Time is Ripe for Sustained Urgency and Attention to Youth Detention

These findings are a cause for alarm. In addition to being an ineffective response to crime, detention poses concrete dangers to young people. Even a short stay in detention has been associated with serious harm to a youth's mental and physical well-being, stifled education and employment prospects and further justice system involvement. Such dangers grow even more acute when detention centers lack sufficient well-trained staff.

Context matters. This survey occurred during a tumultuous three-year period, marred by the deadly and disruptive COVID-19 pandemic; nationwide racial justice protests; highly contentious school closures and reopenings; the erosion of public trust in institutions; a sobering rise in mass casualties by firearms; and increasing levels of mental health distress, especially for young people. Against that backdrop, it would be easy to assume that the growth in youth detention is just one more symptom of a society under stress — a regrettable but inevitable sign of the times.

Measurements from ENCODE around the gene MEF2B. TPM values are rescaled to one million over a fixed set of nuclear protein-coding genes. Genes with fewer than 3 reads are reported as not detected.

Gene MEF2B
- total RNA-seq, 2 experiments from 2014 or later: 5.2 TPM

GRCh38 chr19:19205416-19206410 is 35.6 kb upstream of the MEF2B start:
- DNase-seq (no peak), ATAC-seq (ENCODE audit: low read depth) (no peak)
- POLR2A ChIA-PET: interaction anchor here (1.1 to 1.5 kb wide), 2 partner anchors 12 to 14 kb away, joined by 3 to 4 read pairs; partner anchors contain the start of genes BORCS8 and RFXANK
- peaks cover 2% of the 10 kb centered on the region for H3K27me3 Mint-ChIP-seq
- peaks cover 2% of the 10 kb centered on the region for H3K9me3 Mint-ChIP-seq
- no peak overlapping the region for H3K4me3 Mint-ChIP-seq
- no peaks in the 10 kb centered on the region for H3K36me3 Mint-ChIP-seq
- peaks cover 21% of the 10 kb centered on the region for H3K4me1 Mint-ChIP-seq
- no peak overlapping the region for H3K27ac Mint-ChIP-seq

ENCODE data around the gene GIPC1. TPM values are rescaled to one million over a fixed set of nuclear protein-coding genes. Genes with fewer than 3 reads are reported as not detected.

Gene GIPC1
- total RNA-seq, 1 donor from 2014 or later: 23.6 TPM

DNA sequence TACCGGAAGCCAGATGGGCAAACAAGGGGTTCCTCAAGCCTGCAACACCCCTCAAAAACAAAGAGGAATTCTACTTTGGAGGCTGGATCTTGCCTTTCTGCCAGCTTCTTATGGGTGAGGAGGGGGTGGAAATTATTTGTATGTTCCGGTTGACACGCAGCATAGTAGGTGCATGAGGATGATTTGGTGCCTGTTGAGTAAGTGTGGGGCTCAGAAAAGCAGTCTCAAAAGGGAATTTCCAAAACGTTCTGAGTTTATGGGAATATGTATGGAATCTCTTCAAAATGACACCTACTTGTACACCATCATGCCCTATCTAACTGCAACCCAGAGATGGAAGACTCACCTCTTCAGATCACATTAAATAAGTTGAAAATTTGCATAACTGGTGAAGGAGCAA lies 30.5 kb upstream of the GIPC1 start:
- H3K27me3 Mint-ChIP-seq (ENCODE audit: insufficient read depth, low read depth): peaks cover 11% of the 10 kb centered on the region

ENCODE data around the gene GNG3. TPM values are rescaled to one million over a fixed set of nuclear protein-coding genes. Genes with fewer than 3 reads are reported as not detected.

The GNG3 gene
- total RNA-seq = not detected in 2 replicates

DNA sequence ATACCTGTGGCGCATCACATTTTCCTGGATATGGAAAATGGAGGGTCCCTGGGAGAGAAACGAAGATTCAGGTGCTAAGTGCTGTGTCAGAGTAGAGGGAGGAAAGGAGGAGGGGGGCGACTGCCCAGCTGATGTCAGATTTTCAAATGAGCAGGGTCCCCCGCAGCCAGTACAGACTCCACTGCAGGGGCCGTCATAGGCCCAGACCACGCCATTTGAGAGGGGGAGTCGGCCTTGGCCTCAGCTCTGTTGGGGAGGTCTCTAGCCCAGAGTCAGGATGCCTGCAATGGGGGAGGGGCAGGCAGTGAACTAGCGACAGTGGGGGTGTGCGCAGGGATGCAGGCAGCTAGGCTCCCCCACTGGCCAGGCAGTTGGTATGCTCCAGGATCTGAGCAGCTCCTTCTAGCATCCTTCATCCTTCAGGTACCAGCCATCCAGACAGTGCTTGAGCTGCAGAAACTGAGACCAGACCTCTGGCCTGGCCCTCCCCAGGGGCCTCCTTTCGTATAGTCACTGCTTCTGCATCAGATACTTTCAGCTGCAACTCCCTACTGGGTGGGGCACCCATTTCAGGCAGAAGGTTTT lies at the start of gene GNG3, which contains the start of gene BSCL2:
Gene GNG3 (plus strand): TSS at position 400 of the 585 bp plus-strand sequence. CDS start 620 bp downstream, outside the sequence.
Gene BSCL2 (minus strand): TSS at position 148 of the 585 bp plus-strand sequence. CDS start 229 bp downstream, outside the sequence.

But higher detention populations are not inevitable — and the evidence for this is in the findings themselves. A third of the jurisdictions the Foundation studied have sustained and deepened reductions in detention by almost 30% below their pre-pandemic levels. Their continuing success over the past three years affirms that substantial reforms remain possible even in challenging times, when the reforms are pursued with sustained urgency and attention.

Call to Action by Youth Justice Leaders